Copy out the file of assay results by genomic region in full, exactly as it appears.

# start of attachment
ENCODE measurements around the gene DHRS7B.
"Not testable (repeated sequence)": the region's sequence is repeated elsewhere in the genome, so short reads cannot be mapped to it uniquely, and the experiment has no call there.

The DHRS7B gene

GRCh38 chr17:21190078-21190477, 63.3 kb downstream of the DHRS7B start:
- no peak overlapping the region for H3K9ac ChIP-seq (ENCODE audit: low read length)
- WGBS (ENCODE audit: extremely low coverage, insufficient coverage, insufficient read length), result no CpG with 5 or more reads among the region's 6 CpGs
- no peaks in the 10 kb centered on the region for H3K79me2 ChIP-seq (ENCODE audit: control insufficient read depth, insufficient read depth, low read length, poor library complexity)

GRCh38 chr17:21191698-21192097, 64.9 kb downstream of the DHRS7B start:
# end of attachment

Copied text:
ENCODE measurements around the gene DHRS7B.
"Not testable (repeated sequence)": the region's sequence is repeated elsewhere in the genome, so short reads cannot be mapped to it uniquely, and the experiment has no call there.

The DHRS7B gene

GRCh38 chr17:21190078-21190477, 63.3 kb downstream of the DHRS7B start:
- no peak overlapping the region for H3K9ac ChIP-seq (ENCODE audit: low read length)
- WGBS (ENCODE audit: extremely low coverage, insufficient coverage, insufficient read length), result no CpG with 5 or more reads among the region's 6 CpGs
- no peaks in the 10 kb centered on the region for H3K79me2 ChIP-seq (ENCODE audit: control insufficient read depth, insufficient read depth, low read length, poor library complexity)

GRCh38 chr17:21191698-21192097, 64.9 kb downstream of the DHRS7B start: